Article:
OTTAWA — The conduct of disgraced former senator Don Meredith and the upper chamber’s treatment of alleged victims of workplace misconduct and sexual harassment will be among the first matters senators address in the new year.
Senator Josée Verner, interim leader of a new coalition of senators, tabled a notice of inquiry Thursday to resurrect a damning report published by the Senate ethics officer during the summer.
“Maybe for Canadians it’s a small thing, but for victims it means a lot,” Verner told HuffPost Canada. The Canadian Senators Group interim leader said the notice will give senators an opportunity to share how “outrageous” the Meredith inquiry process has been.
Two days’ notice is required for notices of inquiry, which differ from motions in that they don’t culminate with a vote. The Senate’s next sitting days resume Feb. 4.
Listen: Senator’s ex-employee explains why he stuck with the job. Story continues below audio clip.
Verner said the bad behaviour of one senator “reflects on all of us,” which is why she wants the Senate to revisit and discuss the ethics report.
Senate Ethics Officer Pierre Legault’s June report validated the credibility of the testimonies given by alleged victims of harassment and sexual harassment from Meredith. The report took four years to complete.
Legault blamed senators for causing “significant” and “unnecessary” delays in his investigation by invoking parliamentary privilege to shield themselves from being interviewed.
Former employees in Meredith’s office raised concerns about his behaviour with human resources in 2013. Their allegations ranged from being forced to work unpaid overtime, being pressured to falsify Senate expenses to multiple claims of sexual harassment, and sexual abuse.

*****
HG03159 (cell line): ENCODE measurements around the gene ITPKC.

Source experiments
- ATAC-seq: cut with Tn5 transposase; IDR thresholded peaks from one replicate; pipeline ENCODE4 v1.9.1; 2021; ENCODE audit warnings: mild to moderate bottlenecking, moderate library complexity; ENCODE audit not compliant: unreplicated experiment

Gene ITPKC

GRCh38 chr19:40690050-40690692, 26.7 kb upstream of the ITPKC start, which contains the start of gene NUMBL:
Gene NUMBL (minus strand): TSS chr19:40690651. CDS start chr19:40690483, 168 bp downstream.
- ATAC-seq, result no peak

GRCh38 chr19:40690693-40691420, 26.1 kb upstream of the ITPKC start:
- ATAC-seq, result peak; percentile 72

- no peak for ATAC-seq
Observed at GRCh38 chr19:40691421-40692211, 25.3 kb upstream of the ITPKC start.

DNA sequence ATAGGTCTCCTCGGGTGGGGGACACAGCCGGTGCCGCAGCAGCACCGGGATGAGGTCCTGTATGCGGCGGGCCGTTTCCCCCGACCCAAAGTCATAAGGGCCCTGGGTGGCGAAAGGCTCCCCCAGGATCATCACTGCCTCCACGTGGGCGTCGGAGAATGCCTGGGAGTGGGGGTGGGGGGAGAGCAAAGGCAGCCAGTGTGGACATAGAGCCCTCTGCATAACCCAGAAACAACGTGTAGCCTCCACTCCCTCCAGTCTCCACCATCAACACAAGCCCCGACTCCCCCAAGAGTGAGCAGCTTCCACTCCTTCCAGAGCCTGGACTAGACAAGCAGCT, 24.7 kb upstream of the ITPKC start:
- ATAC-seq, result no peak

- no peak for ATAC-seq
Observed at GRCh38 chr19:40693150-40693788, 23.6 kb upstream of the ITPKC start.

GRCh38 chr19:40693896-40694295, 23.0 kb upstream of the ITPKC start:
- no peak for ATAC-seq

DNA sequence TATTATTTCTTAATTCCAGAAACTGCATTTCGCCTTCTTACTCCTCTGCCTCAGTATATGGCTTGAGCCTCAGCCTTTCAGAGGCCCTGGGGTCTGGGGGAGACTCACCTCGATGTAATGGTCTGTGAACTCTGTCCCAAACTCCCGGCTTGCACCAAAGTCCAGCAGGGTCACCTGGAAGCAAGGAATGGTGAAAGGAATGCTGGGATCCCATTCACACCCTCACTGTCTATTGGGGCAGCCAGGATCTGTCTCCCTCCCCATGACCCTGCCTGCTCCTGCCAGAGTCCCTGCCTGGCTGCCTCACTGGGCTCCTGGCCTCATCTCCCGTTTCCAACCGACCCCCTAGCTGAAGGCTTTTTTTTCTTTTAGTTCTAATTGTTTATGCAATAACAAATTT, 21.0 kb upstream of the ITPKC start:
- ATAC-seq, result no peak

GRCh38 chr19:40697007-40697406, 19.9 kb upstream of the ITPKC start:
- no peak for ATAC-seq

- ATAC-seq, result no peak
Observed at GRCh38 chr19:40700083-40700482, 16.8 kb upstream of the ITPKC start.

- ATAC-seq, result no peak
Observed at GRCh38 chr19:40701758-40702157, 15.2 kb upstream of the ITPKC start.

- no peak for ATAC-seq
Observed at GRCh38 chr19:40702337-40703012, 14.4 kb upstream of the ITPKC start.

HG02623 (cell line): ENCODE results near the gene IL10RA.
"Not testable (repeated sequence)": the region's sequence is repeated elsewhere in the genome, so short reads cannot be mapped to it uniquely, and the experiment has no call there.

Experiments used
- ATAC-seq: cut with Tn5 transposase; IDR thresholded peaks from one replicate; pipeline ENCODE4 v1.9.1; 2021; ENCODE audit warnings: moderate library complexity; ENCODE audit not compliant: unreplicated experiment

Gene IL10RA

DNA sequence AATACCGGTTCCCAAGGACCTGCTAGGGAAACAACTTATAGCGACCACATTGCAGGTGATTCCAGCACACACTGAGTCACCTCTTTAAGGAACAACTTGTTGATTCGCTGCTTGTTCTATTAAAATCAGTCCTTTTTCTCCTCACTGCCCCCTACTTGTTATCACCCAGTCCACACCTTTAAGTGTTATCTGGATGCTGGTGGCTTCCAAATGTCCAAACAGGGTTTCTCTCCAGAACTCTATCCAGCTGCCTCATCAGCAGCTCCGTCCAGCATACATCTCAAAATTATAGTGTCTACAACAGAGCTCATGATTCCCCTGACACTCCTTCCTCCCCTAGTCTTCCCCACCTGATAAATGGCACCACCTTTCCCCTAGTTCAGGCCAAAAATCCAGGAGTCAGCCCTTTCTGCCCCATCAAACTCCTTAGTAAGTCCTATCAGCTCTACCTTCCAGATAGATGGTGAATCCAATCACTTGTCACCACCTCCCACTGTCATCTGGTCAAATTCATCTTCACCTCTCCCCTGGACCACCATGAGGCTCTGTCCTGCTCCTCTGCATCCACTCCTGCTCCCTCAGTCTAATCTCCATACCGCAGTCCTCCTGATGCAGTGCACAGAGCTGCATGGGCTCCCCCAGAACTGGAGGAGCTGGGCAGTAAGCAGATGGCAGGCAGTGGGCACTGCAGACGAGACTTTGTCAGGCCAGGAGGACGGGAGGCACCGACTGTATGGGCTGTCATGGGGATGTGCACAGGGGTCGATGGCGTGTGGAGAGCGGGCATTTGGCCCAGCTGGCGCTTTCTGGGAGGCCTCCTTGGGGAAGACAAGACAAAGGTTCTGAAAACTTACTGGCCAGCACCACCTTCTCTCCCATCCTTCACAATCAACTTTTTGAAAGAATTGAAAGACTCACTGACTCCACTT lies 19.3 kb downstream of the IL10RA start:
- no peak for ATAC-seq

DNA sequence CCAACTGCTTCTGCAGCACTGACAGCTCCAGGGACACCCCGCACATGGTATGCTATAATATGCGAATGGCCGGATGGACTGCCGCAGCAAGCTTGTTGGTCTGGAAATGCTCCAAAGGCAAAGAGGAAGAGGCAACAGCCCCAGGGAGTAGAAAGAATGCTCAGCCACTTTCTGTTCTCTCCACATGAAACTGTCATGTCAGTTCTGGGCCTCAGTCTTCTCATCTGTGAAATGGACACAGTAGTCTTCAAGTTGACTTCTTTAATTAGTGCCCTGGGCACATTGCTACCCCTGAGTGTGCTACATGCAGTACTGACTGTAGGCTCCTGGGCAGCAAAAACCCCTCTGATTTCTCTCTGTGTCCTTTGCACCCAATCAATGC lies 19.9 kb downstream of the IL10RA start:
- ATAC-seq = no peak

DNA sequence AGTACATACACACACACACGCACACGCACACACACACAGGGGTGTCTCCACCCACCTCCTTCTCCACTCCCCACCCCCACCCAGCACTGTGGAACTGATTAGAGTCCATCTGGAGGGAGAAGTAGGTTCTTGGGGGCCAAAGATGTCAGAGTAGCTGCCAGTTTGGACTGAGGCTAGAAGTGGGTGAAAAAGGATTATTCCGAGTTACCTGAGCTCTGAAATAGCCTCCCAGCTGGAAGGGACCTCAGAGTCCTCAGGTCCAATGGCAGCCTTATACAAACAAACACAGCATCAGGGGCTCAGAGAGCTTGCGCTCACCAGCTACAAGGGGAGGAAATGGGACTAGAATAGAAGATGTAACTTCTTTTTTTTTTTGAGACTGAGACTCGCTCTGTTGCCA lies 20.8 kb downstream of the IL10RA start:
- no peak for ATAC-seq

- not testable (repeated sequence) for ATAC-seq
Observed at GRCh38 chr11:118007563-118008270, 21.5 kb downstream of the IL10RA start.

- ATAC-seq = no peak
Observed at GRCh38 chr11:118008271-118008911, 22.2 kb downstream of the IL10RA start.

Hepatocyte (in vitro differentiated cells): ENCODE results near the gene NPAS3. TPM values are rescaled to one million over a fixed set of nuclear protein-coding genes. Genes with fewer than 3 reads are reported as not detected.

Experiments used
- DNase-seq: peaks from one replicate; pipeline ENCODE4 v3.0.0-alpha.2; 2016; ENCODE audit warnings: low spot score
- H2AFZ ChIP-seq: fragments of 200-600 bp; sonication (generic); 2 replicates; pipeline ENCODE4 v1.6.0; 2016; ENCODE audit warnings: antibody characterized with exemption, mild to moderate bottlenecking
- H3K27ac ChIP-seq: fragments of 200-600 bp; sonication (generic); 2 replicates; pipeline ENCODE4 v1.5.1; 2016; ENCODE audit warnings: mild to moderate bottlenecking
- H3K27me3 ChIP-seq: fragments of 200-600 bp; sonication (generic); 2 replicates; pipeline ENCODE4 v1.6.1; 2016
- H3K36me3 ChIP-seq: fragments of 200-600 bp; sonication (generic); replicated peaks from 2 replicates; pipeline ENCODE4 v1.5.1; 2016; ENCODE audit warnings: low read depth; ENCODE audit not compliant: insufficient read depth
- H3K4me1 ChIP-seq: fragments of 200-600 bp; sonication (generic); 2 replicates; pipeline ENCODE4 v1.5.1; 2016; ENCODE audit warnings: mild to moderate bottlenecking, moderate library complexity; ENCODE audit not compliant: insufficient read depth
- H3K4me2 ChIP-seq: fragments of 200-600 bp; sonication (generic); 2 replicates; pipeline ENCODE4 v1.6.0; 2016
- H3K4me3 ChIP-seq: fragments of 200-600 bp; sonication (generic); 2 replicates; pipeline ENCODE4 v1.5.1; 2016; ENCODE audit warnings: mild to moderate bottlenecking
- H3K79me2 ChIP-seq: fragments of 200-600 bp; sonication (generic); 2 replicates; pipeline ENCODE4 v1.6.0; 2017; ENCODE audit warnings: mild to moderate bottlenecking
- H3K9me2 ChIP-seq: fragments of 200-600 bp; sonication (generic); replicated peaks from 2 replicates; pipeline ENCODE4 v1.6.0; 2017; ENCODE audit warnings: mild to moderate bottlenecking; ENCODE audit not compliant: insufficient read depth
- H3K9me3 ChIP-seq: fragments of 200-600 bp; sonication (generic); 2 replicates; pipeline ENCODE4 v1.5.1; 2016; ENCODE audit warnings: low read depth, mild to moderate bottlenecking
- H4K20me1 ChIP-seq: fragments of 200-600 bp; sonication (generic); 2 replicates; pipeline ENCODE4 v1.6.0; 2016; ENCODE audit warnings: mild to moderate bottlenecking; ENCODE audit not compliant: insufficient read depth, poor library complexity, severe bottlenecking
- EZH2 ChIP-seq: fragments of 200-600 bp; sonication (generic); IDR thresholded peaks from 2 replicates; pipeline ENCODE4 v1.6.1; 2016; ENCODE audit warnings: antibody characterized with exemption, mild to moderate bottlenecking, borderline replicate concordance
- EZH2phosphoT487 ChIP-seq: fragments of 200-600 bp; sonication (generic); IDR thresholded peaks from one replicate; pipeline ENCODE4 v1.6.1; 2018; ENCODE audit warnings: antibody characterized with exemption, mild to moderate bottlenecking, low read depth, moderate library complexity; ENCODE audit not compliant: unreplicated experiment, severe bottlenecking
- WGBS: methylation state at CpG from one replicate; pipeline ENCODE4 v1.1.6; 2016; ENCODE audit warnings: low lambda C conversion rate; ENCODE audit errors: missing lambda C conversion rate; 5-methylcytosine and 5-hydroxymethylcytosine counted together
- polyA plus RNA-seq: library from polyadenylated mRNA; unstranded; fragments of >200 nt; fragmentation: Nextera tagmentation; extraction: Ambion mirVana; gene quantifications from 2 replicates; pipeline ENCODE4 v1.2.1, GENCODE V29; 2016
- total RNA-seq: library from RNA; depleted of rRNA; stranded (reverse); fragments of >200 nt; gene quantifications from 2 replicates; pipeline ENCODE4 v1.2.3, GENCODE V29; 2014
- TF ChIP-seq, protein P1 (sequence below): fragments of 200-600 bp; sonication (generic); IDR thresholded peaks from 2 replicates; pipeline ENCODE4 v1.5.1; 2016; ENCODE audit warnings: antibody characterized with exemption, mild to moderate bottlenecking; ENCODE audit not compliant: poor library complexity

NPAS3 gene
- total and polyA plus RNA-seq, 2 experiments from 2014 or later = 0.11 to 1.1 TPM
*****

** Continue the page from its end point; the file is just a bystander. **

Three former employees previously told HuffPost that Meredith allegedly used his position of power to threaten damage to their careers if they reported him. He was appointed to the Senate by former prime minister Stephen Harper in 2010.
Despite the concerns flagged to HR, a push by that department’s former director to investigate allegations in 2014, and a staff turnover rate that was high enough for the former Senate Speaker hire an outside investigator for a workplace assessment which ensued in an official Senate ethics office inquiry in 2015, Meredith remained in office until 2017.
He resigned from the Senate moments before an expulsion vote sparked by revelations from the Toronto Star of a sexual relationship with an underaged teen. Meredith’s relationship with the teen breached the Senate’s ethics code.
Verner’s notice comes in the same week non-affiliated Sen. Serge Joyal tabled a motion to recommend to the prime minister and Governor General to strip Meredith of his “Honourable” title, an honorific he is presently entitled to carry for life.
It’s an apparent about-face after the Senate’s ethics committee responded to Legault’s findings by recommending no punishments be taken because Meredith already stepped down. Joyal is chair of the committee.
“The committee finds no compelling reason to depart from the default rule that the consideration of an inquiry report is permanently suspended when a senator ceases to be a senator,” the committee report read.
Joyal, appointed to the red chamber in 1997 by former prime minister Jean Chrétien, told the Senate Tuesday that Meredith should be afforded an opportunity to speak before senators if the ethics committee is authorized to explore revoking his “Honourable” title.
The suggestion was met with some resistance from Verner. The invitation to Meredith is a “slap in the face” for victims who have had their multiple requests to appear before senators denied, the Quebec senator said Wednesday in the chamber.
“Justice delayed is justice denied. We all understand that,” Joyal responded. “I agree with you that the victims feel that they are not being properly heard and treated.” He said he shares the same objective as Verner, to remove Meredith’s title, and cautioned, “the impact is so unprecedented that we should have a clear approach.”
Conservative Sen. Yonah Martin later stood to say that she heard from Meredith’s former employees when they appeared before the Senate’s human rights committee for an in-camera meeting. Martin said “there was information that we were able to glean from that session.”